Date Published: September 30, 2016
Publisher: Public Library of Science
Author(s): Claire Da Silva Santos, Kevin Tartour, Andrea Cimarelli, Michael Emerman.
To better characterize the behavior of HIV-1 capsids we developed EURT, for Entry/Uncoating assay based on core-packaged RNA availability and Translation. EURT is an alternative to Blam-Vpr, but as reporter RNA translation relies on core opening, it can be used to study viral capsids behavior. Our study reveals the existence of two major capsid species, a dead end one in which the viral genome is readily exposed to the cytoplasm and a functional one in which such exposure requires artificial core destabilization. Although reverse transcription drives a faster loss of susceptibility of viral cores to high doses of PF74, it does not lead to higher exposure of the viral genome, implying that viral cores protect the genome irrespectively of reverse transcription. Lastly, IFNα drifts cores from functional to non-functional species, revealing a novel core-destabilizing activity. This assay sheds new light on the behavior of viral cores inside target cells.
The correct entry and migration of viral genomes, as well as their protection from assaults driven by cellular effectors represent key steps for the successful infection of target cells. In the case of the HIV-1 lentivirus, the binding of the viral envelope protein gp120 to its cellular receptor CD4 and its co-receptors CCR5 or CXCR4 triggers the fusion between the viral and the cell membranes. This event leads to the cytoplasmic release of viral nucleoprotein complexes that contain the viral genome, as well as viral and cellular proteins (VNCs, more often referred to as cores, or capsids).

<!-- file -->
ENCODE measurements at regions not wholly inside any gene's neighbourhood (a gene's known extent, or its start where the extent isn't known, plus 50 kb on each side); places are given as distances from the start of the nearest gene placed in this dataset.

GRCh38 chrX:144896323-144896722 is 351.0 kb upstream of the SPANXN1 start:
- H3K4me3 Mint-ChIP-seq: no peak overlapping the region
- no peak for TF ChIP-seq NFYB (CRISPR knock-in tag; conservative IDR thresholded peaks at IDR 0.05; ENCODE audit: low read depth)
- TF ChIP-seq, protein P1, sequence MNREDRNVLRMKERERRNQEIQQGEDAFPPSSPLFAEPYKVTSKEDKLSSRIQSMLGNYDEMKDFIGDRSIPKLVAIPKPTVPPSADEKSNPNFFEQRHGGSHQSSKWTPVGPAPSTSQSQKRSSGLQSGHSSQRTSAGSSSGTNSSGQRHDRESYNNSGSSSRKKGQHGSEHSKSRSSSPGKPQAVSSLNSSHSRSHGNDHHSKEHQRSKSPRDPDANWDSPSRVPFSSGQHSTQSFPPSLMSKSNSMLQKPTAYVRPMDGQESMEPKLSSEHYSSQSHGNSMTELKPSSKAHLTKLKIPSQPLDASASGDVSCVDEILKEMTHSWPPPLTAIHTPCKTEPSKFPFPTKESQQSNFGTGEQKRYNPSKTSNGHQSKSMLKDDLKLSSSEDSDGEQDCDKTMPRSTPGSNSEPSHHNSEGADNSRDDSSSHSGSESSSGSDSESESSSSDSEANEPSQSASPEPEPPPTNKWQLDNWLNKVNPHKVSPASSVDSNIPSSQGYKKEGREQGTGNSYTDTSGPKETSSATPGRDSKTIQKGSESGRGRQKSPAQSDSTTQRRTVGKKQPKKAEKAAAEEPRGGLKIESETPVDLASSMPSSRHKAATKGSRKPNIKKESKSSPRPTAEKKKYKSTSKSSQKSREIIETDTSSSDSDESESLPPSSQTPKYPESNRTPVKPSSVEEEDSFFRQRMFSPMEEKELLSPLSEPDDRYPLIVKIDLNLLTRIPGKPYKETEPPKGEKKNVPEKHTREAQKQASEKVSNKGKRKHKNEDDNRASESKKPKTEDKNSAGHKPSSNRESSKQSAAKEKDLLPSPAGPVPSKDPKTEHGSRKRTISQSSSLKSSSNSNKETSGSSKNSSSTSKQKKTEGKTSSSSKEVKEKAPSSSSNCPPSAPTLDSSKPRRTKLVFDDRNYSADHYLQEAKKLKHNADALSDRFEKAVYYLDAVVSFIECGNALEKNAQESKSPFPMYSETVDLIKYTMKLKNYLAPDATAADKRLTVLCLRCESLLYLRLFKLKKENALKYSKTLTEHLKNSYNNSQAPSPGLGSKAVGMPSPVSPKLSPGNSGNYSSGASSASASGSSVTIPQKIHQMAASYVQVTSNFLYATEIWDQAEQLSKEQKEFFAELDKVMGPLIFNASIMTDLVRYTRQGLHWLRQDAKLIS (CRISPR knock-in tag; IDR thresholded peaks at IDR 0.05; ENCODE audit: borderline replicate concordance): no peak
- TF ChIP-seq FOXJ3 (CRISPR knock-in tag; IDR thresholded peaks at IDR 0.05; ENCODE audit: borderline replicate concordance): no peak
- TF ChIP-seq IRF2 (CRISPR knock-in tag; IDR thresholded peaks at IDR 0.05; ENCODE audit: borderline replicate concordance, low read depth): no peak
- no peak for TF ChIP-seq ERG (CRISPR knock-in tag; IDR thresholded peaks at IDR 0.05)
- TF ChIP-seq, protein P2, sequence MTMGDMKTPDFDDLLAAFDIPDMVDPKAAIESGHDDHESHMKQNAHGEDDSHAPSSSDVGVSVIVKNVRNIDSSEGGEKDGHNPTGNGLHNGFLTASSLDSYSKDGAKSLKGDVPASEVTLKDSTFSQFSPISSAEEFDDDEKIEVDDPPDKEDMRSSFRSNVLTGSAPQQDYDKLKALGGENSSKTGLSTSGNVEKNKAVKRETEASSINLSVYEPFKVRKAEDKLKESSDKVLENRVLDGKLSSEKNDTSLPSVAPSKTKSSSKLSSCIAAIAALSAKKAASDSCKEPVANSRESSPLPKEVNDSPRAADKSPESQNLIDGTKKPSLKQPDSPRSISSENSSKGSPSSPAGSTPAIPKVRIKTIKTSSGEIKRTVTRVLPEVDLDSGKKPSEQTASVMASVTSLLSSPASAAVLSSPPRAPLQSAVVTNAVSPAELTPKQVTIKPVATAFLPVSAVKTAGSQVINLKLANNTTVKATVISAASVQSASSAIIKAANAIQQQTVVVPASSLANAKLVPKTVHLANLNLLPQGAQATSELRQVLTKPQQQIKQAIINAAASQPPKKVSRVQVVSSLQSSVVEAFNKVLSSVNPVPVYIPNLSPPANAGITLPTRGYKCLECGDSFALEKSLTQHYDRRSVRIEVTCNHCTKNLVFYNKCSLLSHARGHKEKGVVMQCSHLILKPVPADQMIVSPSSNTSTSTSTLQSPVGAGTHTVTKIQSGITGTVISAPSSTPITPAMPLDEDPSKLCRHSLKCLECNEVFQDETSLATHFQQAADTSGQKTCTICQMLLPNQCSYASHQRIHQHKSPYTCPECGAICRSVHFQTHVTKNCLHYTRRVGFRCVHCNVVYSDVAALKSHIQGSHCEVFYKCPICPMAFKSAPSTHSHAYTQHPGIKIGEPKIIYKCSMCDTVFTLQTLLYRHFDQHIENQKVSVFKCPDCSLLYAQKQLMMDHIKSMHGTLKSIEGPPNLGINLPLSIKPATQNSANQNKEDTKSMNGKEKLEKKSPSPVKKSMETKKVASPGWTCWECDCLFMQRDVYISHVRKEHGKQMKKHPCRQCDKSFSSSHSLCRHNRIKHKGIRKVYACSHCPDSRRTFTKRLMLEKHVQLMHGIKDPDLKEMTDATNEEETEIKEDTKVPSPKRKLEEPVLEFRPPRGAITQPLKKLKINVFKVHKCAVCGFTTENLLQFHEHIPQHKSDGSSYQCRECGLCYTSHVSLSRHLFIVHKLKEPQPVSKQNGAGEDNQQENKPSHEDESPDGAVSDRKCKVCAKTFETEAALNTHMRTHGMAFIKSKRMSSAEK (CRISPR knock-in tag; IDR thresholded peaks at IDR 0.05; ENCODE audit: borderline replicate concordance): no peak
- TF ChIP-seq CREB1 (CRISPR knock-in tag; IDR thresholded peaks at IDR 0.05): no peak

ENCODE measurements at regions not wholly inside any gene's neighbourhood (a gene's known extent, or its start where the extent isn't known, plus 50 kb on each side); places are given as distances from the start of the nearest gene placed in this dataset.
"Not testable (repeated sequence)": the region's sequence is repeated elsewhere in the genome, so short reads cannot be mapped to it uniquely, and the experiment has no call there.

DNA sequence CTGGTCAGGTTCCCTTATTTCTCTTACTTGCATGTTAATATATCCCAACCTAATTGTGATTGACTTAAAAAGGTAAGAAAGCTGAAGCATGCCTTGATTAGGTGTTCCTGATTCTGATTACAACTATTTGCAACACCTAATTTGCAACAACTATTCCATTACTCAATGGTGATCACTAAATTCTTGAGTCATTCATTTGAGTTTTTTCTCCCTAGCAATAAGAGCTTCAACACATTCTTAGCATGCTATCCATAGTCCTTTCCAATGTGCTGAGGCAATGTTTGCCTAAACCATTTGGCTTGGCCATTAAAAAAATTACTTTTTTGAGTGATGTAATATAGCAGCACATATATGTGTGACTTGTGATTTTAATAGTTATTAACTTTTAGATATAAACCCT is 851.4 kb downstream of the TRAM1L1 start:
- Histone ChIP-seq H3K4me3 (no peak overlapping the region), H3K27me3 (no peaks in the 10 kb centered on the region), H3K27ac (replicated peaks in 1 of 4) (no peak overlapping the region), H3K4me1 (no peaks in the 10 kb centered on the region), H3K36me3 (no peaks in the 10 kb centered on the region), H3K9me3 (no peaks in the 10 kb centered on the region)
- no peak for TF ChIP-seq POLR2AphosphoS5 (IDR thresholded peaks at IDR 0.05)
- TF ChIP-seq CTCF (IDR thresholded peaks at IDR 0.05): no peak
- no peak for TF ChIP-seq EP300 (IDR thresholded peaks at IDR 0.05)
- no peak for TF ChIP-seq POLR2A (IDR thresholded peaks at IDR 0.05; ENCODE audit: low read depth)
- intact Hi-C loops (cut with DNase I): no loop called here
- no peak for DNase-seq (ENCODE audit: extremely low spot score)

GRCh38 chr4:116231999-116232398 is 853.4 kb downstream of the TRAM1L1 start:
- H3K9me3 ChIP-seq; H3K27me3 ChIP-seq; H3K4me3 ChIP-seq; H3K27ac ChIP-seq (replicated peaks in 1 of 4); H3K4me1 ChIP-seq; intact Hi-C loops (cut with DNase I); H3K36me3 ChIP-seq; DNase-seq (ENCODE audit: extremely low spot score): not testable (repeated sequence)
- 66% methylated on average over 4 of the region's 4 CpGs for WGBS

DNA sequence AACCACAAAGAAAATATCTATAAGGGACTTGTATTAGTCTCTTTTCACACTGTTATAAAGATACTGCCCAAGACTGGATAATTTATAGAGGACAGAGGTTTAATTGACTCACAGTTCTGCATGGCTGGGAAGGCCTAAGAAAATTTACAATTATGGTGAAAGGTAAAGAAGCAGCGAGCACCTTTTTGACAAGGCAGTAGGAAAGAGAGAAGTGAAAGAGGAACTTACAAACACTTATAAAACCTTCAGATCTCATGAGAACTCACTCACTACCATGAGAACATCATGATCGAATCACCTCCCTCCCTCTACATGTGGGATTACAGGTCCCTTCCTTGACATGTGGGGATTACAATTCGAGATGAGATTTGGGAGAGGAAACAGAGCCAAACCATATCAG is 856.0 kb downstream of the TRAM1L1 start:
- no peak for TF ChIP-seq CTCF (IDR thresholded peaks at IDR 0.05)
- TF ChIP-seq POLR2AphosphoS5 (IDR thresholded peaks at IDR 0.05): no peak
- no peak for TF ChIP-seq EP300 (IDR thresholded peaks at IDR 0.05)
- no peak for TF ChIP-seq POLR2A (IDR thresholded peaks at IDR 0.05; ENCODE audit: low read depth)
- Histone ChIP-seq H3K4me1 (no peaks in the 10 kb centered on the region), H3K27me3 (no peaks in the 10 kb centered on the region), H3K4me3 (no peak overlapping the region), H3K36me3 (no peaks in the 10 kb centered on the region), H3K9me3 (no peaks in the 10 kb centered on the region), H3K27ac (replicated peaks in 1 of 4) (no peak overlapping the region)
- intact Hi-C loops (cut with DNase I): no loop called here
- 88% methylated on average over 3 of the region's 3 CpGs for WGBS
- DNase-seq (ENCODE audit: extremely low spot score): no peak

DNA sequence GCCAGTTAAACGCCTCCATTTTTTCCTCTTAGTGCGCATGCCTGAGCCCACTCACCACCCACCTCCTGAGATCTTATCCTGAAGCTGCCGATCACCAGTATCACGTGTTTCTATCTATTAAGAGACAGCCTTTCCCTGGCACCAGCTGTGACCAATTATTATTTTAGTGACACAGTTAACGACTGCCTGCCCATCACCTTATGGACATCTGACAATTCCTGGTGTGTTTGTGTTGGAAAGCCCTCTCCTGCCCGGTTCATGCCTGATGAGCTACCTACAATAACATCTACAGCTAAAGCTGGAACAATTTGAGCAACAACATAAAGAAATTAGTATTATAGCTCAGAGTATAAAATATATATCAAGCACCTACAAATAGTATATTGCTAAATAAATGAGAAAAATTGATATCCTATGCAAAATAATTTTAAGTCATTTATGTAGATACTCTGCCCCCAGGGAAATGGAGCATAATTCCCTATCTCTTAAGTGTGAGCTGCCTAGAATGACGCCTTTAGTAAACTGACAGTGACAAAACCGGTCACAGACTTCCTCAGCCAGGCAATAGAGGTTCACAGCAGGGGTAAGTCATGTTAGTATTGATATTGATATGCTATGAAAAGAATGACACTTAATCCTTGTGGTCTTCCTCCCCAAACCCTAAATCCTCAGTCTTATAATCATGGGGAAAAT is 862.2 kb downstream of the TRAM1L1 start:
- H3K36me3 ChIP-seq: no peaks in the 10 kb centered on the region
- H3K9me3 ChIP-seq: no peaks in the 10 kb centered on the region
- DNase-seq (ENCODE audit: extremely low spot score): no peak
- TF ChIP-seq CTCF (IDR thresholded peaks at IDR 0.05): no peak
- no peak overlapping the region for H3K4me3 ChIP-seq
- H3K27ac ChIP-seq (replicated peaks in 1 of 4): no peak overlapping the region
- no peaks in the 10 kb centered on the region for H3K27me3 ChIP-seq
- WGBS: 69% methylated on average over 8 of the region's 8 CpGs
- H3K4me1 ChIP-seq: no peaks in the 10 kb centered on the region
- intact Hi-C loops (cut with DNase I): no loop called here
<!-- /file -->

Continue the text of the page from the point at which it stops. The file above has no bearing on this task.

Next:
In the work presented here, we aimed in the first instance at developing a novel HIV-1 entry assay based on a viral genomic RNA mimic delivered and directly translated into the cell cytoplasm after viral to cellular membrane fusion. The data we present here indicate that in its easiest setting, this assay is highly sensitive, it is linear and yields virtually no background when HIV-1 viral particles are produced and purified as described here. Side-by-side comparison with the more widely used Blam-Vpr based test  points to the EURT assay as a valid alternative to study viral entry, at least for most applications (see further considerations below). We believe that in light of the fact that it uses a luciferase-based readout, the assay developed here may be easier to handle large screens that aim at identifying novel inhibitors of HIV-1 entry.